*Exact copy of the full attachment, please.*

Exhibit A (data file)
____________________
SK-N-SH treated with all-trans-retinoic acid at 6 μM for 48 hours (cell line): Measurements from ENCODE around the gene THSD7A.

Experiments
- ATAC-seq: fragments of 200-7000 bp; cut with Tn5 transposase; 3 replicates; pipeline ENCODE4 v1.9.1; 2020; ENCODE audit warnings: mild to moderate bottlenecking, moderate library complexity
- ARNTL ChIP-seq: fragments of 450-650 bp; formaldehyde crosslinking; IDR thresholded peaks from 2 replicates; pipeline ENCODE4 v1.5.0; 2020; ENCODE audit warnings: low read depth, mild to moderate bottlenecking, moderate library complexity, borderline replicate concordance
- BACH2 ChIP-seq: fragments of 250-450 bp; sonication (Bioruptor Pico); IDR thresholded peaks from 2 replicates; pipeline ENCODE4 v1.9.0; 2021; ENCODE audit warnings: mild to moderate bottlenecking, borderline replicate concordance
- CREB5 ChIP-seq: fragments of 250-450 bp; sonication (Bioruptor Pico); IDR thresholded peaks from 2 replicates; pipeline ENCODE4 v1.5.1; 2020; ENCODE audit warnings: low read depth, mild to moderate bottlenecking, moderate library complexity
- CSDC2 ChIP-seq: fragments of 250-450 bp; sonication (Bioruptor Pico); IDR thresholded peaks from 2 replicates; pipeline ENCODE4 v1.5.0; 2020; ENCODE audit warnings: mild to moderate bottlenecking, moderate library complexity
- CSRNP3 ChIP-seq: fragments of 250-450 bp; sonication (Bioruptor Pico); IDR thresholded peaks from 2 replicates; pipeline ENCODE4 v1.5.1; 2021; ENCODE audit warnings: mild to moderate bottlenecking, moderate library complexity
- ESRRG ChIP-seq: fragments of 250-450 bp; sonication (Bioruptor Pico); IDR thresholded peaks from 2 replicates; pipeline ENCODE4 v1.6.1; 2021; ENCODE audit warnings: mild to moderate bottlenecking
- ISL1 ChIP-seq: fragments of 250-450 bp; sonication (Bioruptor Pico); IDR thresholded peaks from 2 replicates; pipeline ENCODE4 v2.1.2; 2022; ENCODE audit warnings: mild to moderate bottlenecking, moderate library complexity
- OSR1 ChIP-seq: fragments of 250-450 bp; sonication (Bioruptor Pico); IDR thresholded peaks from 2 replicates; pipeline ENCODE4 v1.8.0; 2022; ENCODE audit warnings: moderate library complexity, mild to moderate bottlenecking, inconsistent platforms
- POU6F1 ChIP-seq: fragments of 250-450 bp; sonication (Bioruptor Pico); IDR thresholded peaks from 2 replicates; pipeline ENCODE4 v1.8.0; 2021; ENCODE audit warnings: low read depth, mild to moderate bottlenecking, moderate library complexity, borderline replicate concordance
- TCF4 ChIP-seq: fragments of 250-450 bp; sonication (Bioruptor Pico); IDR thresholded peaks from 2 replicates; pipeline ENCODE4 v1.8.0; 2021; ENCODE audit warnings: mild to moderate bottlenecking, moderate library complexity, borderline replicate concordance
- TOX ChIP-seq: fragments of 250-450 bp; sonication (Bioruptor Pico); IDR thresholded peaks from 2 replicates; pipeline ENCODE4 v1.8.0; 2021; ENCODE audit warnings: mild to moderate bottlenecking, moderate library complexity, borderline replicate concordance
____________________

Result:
SK-N-SH treated with all-trans-retinoic acid at 6 μM for 48 hours (cell line): Measurements from ENCODE around the gene THSD7A.

Experiments
- ATAC-seq: fragments of 200-7000 bp; cut with Tn5 transposase; 3 replicates; pipeline ENCODE4 v1.9.1; 2020; ENCODE audit warnings: mild to moderate bottlenecking, moderate library complexity
- ARNTL ChIP-seq: fragments of 450-650 bp; formaldehyde crosslinking; IDR thresholded peaks from 2 replicates; pipeline ENCODE4 v1.5.0; 2020; ENCODE audit warnings: low read depth, mild to moderate bottlenecking, moderate library complexity, borderline replicate concordance
- BACH2 ChIP-seq: fragments of 250-450 bp; sonication (Bioruptor Pico); IDR thresholded peaks from 2 replicates; pipeline ENCODE4 v1.9.0; 2021; ENCODE audit warnings: mild to moderate bottlenecking, borderline replicate concordance
- CREB5 ChIP-seq: fragments of 250-450 bp; sonication (Bioruptor Pico); IDR thresholded peaks from 2 replicates; pipeline ENCODE4 v1.5.1; 2020; ENCODE audit warnings: low read depth, mild to moderate bottlenecking, moderate library complexity
- CSDC2 ChIP-seq: fragments of 250-450 bp; sonication (Bioruptor Pico); IDR thresholded peaks from 2 replicates; pipeline ENCODE4 v1.5.0; 2020; ENCODE audit warnings: mild to moderate bottlenecking, moderate library complexity
- CSRNP3 ChIP-seq: fragments of 250-450 bp; sonication (Bioruptor Pico); IDR thresholded peaks from 2 replicates; pipeline ENCODE4 v1.5.1; 2021; ENCODE audit warnings: mild to moderate bottlenecking, moderate library complexity
- ESRRG ChIP-seq: fragments of 250-450 bp; sonication (Bioruptor Pico); IDR thresholded peaks from 2 replicates; pipeline ENCODE4 v1.6.1; 2021; ENCODE audit warnings: mild to moderate bottlenecking
- ISL1 ChIP-seq: fragments of 250-450 bp; sonication (Bioruptor Pico); IDR thresholded peaks from 2 replicates; pipeline ENCODE4 v2.1.2; 2022; ENCODE audit warnings: mild to moderate bottlenecking, moderate library complexity
- OSR1 ChIP-seq: fragments of 250-450 bp; sonication (Bioruptor Pico); IDR thresholded peaks from 2 replicates; pipeline ENCODE4 v1.8.0; 2022; ENCODE audit warnings: moderate library complexity, mild to moderate bottlenecking, inconsistent platforms
- POU6F1 ChIP-seq: fragments of 250-450 bp; sonication (Bioruptor Pico); IDR thresholded peaks from 2 replicates; pipeline ENCODE4 v1.8.0; 2021; ENCODE audit warnings: low read depth, mild to moderate bottlenecking, moderate library complexity, borderline replicate concordance
- TCF4 ChIP-seq: fragments of 250-450 bp; sonication (Bioruptor Pico); IDR thresholded peaks from 2 replicates; pipeline ENCODE4 v1.8.0; 2021; ENCODE audit warnings: mild to moderate bottlenecking, moderate library complexity, borderline replicate concordance
- TOX ChIP-seq: fragments of 250-450 bp; sonication (Bioruptor Pico); IDR thresholded peaks from 2 replicates; pipeline ENCODE4 v1.8.0; 2021; ENCODE audit warnings: mild to moderate bottlenecking, moderate library complexity, borderline replicate concordance